Tommy Madison is a small-penised, effeminate boy-man who just can’t take the fact that his wife can’t feel him inside her. He snaps, and she flees rural Nebraska with their truck and savings, headed for … you guessed it: Sin City.
With a premise like that, you’d expect The Melting Season (Riverhead, 2010)—Jami Attenberg’s third and latest novel—to be full of quirk, color and action. However, the book is surprisingly low-key. Heroine Catherine Madison, an innocent farm wife in her mid-20s, is aimless and her thoughts predictable.
When Catherine arrives in Las Vegas, she decides to stay, despite her impressions: “Las Vegas looked like nonsense to me, a cartoon version of a real town.” Well, duh.
Attenberg’s descriptions ring true in a superficial way—the traffic-choked Strip, the expensive hotels, the plasticity. In a recent interview, she admitted she had only given the city a cursory glance:
“I haven’t spent a ton of time [in Las Vegas],” Attenberg told Elle.com’s Natasha Clark on Jan. 22. “But you kind of only really need to go once to get the picture. … It’s a holy American creation where everybody can converge in one place and have this one very specific experience.”
It’s sad that Attenberg felt that a once-over of our city was enough to create a novel set almost entirely here. Her characters stay in a $500-plus Strip hotel, so they never venture beyond it. To call it holy is to roman- ticize it, and to say that everyone here is having the same “very specific experience” is to condescend to the unique multitudes.
The closest Attenberg comes to mining human complexity comes when Catherine hooks up with a couple of tribute artists, with whom she shares her biggest childhood secret amid Las Vegas’ phony ostentation.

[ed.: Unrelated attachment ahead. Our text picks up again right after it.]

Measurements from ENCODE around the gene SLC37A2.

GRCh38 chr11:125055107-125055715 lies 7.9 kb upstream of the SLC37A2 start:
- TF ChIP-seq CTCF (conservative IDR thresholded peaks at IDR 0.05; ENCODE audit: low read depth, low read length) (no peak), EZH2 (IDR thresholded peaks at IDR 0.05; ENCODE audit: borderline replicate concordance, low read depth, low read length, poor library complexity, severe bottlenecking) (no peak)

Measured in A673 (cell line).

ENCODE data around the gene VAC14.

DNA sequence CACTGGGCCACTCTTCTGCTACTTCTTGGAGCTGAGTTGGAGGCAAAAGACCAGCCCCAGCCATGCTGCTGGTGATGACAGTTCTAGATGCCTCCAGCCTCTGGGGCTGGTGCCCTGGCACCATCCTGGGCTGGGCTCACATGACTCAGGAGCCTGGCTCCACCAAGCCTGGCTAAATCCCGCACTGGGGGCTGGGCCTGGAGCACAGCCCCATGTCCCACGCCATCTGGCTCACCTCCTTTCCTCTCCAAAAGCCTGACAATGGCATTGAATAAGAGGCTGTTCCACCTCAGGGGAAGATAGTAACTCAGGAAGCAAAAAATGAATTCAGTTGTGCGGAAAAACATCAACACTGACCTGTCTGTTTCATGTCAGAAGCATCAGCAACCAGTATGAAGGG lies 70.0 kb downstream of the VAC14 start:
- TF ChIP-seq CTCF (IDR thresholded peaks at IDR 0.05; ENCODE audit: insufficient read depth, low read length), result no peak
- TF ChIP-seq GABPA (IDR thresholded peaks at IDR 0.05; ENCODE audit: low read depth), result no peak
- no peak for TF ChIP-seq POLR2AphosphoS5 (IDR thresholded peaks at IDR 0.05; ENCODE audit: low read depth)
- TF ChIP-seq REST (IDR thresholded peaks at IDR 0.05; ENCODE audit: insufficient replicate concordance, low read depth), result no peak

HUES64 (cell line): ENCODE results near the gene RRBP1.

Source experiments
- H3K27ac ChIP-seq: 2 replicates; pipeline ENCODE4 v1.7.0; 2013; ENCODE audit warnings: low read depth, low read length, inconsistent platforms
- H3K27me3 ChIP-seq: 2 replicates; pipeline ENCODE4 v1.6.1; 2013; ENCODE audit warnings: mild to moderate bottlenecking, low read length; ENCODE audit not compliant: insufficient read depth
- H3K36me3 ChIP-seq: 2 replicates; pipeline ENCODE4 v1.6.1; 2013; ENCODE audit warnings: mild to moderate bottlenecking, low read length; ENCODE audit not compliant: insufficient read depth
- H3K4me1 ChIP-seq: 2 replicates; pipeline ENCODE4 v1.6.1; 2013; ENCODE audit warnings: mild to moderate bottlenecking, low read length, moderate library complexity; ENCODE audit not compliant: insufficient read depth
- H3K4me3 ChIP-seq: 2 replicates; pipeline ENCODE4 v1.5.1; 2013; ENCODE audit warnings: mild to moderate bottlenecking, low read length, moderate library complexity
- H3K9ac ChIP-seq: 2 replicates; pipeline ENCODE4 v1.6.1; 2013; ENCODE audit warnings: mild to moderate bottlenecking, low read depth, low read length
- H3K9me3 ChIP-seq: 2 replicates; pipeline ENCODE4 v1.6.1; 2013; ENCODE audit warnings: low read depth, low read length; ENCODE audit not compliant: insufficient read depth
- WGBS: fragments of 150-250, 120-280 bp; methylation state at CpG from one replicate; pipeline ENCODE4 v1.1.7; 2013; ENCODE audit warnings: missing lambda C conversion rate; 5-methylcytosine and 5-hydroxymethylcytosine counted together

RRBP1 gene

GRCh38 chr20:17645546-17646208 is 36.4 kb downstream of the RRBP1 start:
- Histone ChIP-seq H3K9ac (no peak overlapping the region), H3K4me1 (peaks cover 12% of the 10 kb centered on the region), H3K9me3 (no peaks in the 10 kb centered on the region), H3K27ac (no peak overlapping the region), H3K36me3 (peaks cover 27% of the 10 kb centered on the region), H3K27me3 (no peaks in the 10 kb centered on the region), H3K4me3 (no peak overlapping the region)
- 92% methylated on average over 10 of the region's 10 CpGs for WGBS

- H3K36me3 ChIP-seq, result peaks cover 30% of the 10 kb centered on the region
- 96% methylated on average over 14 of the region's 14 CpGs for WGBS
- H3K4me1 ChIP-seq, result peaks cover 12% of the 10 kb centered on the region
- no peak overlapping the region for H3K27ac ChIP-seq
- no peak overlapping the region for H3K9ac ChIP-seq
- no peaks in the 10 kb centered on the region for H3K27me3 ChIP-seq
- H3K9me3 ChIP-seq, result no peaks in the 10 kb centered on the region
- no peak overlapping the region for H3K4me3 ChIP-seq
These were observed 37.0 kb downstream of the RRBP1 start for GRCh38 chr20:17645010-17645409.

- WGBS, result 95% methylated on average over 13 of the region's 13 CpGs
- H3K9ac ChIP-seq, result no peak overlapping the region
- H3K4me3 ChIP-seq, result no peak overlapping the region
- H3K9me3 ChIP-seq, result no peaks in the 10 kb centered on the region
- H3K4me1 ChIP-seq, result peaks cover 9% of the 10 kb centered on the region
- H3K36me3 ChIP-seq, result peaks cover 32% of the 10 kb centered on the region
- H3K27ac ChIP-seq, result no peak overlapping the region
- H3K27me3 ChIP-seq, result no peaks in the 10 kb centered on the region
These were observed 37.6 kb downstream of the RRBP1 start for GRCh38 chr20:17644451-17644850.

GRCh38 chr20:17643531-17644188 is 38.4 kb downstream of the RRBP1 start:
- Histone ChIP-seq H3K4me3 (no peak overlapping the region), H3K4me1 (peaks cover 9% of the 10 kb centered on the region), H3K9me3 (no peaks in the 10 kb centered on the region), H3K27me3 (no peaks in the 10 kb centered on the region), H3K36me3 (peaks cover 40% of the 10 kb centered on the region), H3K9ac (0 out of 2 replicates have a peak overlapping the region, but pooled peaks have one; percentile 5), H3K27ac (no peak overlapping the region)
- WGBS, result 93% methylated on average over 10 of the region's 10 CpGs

But the novel stops short of the full power, resonance and Gothic grotes- querie it could have had, if Attenberg had not missed so many opportunities to create color and suspense. For example, despite the fact that Catherine is on the run, no one is chasing her.
Catherine remains a bit of an enigma, too. She has a disconcerting habit of never using contractions, which makes her
sound robotic. Is she trying to sound more intellectual than her rural family? We never find out. Although she endures a post-separation depression, there is always something arid and distant about her. Attenberg keeps Catherine detached by using a matter-of-fact, journalistic first-person voice, the sort of style one learns in academic writing workshops.
Catherine’s family members seem even less formed, making it difficult
to care about them—even the di- minutive Tommy, with his horrifyingly sad-funny situation. The most intrigu- ing characters are the impersonators and the gay couple who own the diner in Catherine’s hometown. Scenes with these characters contain the ghost of Carson McCullers’ unforgettable freaks, but never fulfill their potential.
Each character is dealing with some- thing that makes them feel sexually freak- ish, and our own strange Las Vegas is the setting, but the safe, detached writing style pulls every punch it could have made.